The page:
How many times have we thought, “If I could only do that over again?” Whatever that is, there is always at least one thing, maybe several things, we wish we could take another shot at. There are conversations where we wish we could have said something differently or take back the words we spoke in haste or in an unprepared moment.
Oftentimes the do-over we want has more to do with our desire to do something better while seeking another attempt at fixing any mistake or regretful moment where we may have erred. We seek improvement so that the next time we are faced with the same opportunity or conversation, we handle it better.
Second chances are awesome, third chances are terrific, and fourth chances are tremendously amazing. And for a guy who has had way too many do-overs in life, I am grateful for those multiple chances to get it right.
As life goes on and people come and go in our lives, personally and professionally, and as we lose those we have loved, if we are not careful we may find ourselves saying something like, “What I wouldn’t give for one more day or even to have just five more minutes with that person.” Those are always tough moments as we wish that we would have made more of an effort to see them, spent a few extra minutes each week on the phone with them, or invested the time to listen and learn from them…
If someone were asked to recall the last thing that you had ever said to them, what would you hope those words would be?
Famous last words are not just for the famous, and they are also not only limited to the dying. We all have something to say these days, don’t we? And our famous last words may not really be our final last words, they might just be our last words for now.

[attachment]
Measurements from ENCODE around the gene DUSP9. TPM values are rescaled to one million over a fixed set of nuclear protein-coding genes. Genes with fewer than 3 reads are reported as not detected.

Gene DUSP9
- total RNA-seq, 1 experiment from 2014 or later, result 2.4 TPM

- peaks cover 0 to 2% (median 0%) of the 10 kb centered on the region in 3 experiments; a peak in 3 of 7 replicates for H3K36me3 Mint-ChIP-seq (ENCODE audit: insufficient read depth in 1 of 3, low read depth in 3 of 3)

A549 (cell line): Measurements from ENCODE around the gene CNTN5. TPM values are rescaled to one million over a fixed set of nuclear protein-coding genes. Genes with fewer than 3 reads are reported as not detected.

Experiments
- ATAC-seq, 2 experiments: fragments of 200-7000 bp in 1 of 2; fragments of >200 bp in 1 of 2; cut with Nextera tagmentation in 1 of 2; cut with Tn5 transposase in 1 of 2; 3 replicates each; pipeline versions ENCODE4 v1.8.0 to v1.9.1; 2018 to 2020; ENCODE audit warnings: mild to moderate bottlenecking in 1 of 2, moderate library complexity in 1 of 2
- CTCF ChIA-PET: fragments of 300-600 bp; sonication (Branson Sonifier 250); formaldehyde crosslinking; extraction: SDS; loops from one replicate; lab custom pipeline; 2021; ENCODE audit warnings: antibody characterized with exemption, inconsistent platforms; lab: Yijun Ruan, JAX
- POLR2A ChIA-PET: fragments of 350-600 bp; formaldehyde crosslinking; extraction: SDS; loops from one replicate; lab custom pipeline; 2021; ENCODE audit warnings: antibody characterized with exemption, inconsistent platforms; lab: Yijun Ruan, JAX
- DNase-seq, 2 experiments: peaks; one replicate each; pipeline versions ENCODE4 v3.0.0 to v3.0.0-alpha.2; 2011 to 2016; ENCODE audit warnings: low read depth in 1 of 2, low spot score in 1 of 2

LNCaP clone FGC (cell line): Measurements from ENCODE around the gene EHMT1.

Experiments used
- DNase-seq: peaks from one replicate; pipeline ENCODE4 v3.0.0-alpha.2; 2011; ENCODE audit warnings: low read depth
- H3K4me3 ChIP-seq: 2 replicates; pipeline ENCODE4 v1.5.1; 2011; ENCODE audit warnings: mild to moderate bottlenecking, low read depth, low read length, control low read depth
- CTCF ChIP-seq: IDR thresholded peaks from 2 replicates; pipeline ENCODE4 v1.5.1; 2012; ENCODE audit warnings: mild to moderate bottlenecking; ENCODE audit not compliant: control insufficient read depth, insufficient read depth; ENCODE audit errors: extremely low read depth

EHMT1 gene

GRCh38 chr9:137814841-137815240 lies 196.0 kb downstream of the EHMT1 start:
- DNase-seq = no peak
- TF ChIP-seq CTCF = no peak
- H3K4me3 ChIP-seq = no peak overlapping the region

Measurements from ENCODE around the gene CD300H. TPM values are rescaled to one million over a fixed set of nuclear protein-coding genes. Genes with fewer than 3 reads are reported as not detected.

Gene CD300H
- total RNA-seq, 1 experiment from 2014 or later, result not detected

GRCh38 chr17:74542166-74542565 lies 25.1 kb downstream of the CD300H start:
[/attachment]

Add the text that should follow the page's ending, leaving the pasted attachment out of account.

We know what this sounds like when we are in a disagreement, one of us might say something like, “That’s it, end of conversation.” The last words. It’s not that the last word has to be contentious either, no, far from it. The last words could sound like, “I love you too.” And those are much nicer and warmer last words.
If we were to think back on a few of our most recent conversations, we might be able to relate to this as we can probably recall exactly what someone said before we parted company, ended a telephone conversation, or signed off on an email or text. Now, if we take another minute to imagine how others are reflecting on the last thing that they heard or read from us, would we be satisfied with what we said, or would we want a do-over?…
There are certainly plenty of reasons for us to want 2020 to be a distant memory. The pandemic, the heartache of lives lost, the impact it had on our family and friends who suffered and recovered, and the economic burden and stress the pandemic created for so many individuals and businesses.
Layer on top of the pandemic the social unrest gripping our country, a very heated and contentious election year, one of the busiest hurricane seasons on record that left a wake of devastation, and hundreds of wildfires that burned out of control bringing more death and destruction.
It’s no wonder why many are hoping Jan. 1, 2021, gets here sooner rather than later.
There were some very real and horrific events that took place this year. The losses, hurt, damage, chaos, and confusion. Each one has been unnerving and unsettling, to say the least. And as with any event or season of life, the hope is that we will take something away from the experiences, even the pain. That we will learn from the failures and the mistakes that we made along the way. That we will not only learn, but that we will make the changes and adjustments that will bring lasting change, greater opportunities, a sense of calm, healing and hope, and a kinder society.
As I was taking a drive this past weekend, I heard Billy Joel’s song, “This is the Time.” As I reflected on the song lyrics, I thought, “Why is this the time to remember?”
Then my thinking shifted.